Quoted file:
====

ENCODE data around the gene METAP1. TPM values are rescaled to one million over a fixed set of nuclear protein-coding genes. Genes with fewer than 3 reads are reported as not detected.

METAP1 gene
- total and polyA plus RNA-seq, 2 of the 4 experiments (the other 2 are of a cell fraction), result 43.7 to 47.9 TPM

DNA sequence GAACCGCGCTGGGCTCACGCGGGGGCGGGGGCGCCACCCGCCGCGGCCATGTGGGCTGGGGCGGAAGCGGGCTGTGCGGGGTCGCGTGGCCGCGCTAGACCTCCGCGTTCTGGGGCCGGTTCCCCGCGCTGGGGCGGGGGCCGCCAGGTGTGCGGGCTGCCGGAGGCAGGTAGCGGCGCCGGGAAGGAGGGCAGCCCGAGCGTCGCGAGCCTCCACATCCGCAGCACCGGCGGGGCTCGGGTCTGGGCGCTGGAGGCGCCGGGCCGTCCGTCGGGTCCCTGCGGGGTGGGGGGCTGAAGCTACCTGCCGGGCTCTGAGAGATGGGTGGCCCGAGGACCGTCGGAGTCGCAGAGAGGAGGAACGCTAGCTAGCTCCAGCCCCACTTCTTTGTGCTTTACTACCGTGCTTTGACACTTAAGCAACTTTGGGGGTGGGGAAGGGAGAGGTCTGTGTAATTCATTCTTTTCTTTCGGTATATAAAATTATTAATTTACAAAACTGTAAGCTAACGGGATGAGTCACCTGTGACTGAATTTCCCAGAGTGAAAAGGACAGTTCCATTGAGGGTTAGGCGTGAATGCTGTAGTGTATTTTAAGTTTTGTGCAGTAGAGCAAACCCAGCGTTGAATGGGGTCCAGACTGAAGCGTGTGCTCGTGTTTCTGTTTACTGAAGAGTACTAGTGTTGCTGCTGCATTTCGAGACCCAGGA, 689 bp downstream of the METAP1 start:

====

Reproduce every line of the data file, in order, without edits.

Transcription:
ENCODE data around the gene METAP1. TPM values are rescaled to one million over a fixed set of nuclear protein-coding genes. Genes with fewer than 3 reads are reported as not detected.

METAP1 gene
- total and polyA plus RNA-seq, 2 of the 4 experiments (the other 2 are of a cell fraction), result 43.7 to 47.9 TPM

DNA sequence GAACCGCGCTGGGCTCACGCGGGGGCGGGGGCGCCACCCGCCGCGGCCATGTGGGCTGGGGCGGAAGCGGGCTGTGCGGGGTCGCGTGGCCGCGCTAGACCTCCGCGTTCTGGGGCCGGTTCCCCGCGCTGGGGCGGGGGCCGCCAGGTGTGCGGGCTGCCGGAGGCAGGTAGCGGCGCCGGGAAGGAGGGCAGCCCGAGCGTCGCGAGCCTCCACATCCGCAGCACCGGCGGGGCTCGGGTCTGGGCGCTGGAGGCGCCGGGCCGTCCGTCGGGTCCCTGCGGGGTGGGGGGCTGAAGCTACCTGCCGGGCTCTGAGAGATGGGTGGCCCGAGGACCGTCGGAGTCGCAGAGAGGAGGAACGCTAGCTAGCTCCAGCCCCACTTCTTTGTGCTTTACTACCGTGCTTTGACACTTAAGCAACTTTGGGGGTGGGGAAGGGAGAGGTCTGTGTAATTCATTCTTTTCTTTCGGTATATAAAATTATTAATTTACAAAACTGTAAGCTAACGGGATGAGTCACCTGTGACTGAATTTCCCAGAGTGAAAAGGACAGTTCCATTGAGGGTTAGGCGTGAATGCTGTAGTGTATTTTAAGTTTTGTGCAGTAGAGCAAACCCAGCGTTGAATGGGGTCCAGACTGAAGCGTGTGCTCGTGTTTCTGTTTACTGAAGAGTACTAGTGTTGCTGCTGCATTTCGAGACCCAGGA, 689 bp downstream of the METAP1 start: